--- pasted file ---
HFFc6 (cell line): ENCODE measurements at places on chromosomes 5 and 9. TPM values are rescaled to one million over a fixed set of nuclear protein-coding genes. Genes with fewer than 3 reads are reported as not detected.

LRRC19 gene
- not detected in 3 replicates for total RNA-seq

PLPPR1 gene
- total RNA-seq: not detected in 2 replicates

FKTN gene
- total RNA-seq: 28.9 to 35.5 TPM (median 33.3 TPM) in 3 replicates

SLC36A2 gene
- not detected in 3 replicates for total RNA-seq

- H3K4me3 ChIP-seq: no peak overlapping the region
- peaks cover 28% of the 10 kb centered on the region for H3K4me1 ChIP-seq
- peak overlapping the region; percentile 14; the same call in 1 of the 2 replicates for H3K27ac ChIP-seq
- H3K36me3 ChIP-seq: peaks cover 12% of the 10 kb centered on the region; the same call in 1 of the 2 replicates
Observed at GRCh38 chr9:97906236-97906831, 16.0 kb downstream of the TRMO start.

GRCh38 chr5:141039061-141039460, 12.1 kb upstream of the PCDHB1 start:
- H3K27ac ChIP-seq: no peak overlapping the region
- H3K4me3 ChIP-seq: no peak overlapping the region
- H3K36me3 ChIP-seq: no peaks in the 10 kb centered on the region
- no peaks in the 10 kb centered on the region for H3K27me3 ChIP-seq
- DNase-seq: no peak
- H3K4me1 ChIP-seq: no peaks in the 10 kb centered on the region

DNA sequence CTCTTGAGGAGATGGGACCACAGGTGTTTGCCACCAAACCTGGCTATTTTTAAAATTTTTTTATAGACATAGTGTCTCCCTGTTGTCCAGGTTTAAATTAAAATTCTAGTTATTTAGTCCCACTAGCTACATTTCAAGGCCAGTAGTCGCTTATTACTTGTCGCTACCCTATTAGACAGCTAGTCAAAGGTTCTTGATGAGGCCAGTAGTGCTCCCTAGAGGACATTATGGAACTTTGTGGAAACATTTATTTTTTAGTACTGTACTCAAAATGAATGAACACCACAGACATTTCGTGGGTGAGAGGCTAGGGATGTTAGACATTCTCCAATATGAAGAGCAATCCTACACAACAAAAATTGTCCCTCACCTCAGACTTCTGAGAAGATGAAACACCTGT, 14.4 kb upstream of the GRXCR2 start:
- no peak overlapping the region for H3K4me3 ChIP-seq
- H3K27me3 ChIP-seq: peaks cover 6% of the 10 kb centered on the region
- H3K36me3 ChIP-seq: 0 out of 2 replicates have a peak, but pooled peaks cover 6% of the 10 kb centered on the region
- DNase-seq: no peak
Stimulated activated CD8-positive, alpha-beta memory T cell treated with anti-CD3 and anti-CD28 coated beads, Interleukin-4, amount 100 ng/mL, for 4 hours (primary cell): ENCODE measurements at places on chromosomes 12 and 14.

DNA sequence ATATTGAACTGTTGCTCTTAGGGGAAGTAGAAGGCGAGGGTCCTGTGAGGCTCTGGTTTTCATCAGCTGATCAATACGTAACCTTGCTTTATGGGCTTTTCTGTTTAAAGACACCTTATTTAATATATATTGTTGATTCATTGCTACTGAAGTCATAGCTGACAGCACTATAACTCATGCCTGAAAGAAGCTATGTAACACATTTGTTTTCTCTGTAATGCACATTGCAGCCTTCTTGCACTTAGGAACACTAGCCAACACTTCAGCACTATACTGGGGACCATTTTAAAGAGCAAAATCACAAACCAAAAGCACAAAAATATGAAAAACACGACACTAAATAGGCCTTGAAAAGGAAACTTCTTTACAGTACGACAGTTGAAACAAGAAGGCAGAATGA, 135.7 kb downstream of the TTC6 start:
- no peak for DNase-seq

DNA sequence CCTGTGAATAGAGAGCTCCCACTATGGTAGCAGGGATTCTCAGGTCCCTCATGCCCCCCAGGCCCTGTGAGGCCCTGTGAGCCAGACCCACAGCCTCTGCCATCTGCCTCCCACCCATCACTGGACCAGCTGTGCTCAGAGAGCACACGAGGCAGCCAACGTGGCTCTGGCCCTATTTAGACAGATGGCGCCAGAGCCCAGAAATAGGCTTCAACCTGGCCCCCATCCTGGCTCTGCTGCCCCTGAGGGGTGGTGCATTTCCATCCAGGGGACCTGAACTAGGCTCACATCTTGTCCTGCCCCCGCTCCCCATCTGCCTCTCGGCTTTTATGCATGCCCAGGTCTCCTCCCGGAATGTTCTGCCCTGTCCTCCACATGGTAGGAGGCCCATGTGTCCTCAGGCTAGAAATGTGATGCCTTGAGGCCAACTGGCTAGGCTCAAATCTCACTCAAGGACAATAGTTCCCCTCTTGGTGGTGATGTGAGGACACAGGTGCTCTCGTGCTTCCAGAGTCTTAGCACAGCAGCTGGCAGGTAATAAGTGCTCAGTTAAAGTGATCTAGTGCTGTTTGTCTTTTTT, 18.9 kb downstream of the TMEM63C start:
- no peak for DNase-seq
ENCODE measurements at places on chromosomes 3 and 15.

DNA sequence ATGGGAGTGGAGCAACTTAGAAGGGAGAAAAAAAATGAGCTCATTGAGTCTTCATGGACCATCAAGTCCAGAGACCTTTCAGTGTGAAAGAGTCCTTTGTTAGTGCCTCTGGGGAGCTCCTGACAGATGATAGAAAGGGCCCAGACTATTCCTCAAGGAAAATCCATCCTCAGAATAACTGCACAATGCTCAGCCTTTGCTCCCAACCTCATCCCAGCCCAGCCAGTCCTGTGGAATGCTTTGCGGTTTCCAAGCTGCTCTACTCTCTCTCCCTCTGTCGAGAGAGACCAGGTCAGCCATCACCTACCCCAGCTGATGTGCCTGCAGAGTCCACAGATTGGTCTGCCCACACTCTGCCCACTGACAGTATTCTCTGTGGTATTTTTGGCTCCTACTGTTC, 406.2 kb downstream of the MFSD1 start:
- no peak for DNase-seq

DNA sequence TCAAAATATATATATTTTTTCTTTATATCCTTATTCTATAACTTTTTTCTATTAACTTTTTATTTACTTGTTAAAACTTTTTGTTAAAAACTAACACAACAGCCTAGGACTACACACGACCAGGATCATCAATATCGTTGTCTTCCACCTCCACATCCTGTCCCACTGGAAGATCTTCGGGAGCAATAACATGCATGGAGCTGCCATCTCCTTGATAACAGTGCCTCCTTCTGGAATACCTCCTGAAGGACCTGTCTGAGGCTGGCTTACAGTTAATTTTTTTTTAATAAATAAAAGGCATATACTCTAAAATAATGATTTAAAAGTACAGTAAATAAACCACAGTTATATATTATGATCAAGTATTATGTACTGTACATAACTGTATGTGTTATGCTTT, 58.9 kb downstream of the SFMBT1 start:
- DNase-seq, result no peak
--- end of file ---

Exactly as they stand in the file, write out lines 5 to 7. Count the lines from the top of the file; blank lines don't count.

- total RNA-seq: not detected in 2 replicates

FKTN gene
- total RNA-seq: 28.9 to 35.5 TPM (median 33.3 TPM) in 3 replicates